top of page
  • Writer's pictureAllan Major

Young Frankenstein 1974 Reviewed


Featured Image For Young Frankenstein 1974 Reviewed.   Playful and colorful poster for "Young Frankenstein" with a whimsical depiction of the classic monster in a top hat, lightning in the background.
Thunder roars and lightning strikes as the hilarious horror of Frankenstein returns. Are you ready for monstrous laughs?

The laboratory crackles with an eerie glow. The air, heavy with secrets whispered in crackling electricity itself. It's the scent of mad science, of a legacy twisted and rewired. Every shadowed corner seems to whisper the name that echoes through history, a name as twisted as those sparking wires: "Frankenstein."


Key Takeaways From This Film

  • The power of legacy: Frederick Frankenstein's struggle to escape his family name highlights the weight legacies can carry, both positive and negative.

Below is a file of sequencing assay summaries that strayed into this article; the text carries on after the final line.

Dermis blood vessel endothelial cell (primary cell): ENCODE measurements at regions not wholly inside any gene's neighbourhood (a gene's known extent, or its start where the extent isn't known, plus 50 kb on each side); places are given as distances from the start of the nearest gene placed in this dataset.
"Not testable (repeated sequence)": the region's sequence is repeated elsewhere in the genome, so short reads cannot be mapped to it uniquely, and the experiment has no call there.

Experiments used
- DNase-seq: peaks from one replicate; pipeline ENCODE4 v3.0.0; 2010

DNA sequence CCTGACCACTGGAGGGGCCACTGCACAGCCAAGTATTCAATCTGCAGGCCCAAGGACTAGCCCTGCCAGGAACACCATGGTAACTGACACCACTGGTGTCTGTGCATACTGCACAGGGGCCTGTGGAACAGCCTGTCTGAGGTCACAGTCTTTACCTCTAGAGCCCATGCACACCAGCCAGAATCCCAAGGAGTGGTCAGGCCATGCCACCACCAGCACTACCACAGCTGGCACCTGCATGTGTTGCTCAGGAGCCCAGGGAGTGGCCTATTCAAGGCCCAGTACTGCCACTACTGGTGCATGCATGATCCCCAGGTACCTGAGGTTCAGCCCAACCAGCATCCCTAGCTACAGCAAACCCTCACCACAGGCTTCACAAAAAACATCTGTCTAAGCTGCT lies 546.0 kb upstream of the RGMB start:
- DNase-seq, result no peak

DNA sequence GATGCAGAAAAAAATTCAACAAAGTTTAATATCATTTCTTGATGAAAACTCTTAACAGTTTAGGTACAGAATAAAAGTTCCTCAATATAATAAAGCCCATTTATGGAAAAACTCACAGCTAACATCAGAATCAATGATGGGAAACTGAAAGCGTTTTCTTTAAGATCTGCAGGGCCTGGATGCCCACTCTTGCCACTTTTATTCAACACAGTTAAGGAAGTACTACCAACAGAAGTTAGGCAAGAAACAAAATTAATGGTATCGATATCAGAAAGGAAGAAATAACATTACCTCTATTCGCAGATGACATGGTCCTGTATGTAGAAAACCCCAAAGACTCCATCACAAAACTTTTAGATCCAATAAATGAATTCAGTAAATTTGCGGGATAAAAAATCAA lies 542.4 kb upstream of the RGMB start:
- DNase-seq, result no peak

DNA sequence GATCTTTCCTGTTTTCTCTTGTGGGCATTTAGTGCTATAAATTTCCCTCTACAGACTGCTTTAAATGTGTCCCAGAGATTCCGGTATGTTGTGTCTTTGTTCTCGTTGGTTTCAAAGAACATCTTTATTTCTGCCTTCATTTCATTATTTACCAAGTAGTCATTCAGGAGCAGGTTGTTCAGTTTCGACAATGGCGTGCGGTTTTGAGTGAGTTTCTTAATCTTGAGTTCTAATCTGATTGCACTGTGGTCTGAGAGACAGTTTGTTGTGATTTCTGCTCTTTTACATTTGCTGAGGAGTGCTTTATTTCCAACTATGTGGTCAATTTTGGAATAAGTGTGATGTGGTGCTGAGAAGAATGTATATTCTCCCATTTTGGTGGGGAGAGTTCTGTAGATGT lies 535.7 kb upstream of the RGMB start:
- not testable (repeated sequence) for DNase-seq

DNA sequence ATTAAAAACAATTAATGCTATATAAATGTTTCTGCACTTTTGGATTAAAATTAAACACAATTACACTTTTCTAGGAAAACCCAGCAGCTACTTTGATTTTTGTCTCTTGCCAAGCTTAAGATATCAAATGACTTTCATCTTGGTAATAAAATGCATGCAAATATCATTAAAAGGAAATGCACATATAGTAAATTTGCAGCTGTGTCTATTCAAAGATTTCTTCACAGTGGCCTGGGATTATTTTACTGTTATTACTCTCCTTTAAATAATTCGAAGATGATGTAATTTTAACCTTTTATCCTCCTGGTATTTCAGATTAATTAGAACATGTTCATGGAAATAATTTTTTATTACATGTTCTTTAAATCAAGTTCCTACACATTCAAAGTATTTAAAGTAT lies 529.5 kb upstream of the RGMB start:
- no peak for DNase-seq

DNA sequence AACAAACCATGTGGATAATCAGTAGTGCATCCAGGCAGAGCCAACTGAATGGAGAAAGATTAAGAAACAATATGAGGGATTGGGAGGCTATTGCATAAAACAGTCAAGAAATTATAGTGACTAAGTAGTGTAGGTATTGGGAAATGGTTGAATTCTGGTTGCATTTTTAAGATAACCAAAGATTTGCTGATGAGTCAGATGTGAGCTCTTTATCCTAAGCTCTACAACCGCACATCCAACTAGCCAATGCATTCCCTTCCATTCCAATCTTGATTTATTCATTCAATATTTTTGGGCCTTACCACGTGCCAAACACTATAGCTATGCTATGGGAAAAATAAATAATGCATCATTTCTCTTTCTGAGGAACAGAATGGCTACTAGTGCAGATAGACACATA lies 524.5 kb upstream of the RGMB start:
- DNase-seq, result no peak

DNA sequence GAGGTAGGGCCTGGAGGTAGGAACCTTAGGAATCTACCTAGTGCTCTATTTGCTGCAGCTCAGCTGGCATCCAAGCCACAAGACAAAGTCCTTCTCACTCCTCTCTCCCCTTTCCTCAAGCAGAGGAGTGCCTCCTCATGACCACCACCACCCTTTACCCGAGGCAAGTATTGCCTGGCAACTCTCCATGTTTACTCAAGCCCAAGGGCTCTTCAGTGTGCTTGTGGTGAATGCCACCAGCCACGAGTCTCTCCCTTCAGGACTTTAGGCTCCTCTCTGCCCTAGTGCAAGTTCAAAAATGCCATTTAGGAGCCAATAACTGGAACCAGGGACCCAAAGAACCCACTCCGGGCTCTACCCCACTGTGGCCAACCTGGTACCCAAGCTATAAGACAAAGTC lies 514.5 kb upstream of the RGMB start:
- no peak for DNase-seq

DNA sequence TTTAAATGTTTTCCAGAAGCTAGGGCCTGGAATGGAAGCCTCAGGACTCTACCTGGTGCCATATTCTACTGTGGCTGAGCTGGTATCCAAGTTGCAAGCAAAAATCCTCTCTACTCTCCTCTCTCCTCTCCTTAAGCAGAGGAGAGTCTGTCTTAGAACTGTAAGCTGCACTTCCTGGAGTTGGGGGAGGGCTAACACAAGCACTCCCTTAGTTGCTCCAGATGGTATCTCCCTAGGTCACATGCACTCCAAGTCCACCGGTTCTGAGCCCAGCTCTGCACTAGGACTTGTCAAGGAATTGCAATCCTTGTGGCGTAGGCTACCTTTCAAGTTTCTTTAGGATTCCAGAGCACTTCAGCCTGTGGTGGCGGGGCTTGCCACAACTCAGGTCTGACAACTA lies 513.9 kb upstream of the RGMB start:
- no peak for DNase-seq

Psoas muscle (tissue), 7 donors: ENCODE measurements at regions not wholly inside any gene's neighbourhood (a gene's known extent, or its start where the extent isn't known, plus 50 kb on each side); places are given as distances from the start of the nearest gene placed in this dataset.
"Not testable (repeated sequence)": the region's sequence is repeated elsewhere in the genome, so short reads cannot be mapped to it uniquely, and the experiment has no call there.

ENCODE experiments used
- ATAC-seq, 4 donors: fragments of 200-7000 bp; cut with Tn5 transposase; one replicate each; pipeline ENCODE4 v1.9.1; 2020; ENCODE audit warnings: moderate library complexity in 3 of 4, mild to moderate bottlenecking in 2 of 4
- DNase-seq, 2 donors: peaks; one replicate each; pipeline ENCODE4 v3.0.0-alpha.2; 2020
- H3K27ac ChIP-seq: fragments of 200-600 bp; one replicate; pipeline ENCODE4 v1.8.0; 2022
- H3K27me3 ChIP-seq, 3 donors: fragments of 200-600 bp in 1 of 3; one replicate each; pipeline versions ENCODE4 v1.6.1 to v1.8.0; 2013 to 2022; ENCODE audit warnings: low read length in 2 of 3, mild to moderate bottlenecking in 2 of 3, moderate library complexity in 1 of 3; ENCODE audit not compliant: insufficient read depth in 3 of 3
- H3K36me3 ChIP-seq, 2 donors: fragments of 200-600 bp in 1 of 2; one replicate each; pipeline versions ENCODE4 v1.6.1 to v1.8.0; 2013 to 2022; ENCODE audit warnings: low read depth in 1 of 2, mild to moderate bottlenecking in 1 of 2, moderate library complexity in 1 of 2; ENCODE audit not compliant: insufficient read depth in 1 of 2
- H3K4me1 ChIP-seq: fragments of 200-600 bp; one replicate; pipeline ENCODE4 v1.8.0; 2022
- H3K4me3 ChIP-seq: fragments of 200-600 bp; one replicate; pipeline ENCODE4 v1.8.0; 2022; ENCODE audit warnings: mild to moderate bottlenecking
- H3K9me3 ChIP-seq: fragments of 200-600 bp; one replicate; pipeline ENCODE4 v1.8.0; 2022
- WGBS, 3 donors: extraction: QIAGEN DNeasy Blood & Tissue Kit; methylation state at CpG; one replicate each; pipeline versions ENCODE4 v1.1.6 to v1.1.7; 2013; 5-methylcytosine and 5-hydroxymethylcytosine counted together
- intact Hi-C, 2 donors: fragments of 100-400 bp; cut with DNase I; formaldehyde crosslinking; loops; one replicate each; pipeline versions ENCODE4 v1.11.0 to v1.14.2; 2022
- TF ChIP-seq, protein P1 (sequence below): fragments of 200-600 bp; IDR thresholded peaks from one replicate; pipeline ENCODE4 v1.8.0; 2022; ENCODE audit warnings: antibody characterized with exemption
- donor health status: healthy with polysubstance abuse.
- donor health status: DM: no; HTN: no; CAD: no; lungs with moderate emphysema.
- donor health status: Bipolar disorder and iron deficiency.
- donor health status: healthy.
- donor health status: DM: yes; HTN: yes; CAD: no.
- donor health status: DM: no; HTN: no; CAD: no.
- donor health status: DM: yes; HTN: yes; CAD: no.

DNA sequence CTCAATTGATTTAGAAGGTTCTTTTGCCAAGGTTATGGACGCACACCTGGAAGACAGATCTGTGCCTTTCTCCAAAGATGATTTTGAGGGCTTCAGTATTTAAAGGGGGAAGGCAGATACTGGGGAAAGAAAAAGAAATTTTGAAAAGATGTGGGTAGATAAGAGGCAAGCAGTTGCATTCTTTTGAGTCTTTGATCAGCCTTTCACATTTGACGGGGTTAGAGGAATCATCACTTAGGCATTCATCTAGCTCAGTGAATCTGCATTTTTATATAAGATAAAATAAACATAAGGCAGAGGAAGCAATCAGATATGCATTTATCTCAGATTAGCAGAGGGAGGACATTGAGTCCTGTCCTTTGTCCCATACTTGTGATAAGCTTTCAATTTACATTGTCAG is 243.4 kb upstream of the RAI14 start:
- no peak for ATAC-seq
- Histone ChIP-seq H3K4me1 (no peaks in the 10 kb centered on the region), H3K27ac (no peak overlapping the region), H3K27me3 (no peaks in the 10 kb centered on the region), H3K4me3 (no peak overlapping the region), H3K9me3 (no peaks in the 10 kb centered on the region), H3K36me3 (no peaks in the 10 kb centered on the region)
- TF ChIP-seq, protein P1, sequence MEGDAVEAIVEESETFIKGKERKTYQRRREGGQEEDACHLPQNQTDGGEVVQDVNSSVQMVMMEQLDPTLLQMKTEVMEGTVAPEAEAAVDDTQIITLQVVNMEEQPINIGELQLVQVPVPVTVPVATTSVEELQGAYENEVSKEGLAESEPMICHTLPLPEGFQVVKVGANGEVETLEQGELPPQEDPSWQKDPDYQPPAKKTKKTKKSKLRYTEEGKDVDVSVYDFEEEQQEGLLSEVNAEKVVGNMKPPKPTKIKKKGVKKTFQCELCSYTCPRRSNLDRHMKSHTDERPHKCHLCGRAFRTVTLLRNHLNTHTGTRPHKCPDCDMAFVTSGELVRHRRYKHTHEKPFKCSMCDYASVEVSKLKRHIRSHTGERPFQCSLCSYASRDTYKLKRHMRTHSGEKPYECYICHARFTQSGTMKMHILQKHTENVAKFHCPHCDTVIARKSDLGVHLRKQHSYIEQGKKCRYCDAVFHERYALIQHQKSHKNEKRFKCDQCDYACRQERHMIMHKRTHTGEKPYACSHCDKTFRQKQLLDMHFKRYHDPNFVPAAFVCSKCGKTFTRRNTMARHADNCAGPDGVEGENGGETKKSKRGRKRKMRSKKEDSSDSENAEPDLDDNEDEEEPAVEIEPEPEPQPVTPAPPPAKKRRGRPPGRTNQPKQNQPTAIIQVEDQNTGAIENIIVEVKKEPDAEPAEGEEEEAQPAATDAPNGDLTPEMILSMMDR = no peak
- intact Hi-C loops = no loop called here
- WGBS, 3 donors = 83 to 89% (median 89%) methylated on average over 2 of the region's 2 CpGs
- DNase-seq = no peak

• The fine line between genius and madness: The film explores the blurred boundaries between ambition, invention, and dangerous obsession.

  • Subverting expectations: Young Frankenstein hilariously takes familiar tropes from horror films and twists them on their head.

  • The importance of humor in the face of darkness: Even in the world of monsters and morbid themes, laughter prevails as a coping mechanism and a way to find joy.

  • The enduring appeal of the classics: The film's homage to the original Universal Frankenstein films shows that classic horror stories continue to resonate.

  • The brilliance of collaboration: The film is a testament to the comedic genius that arises from the combined talents of Mel Brooks, Gene Wilder, and the rest of the superb cast.

  • Sometimes, the monster just wants to dance: Beneath the bolted neck and lumbering walk, there might be an unexpected sense of joy and a desire for connection.


Woman watches Young Frankenstein, her expression a mix of fear and amusement.
The laughter died in her throat as she realized even this absurdity held a kernel of terrifying truth.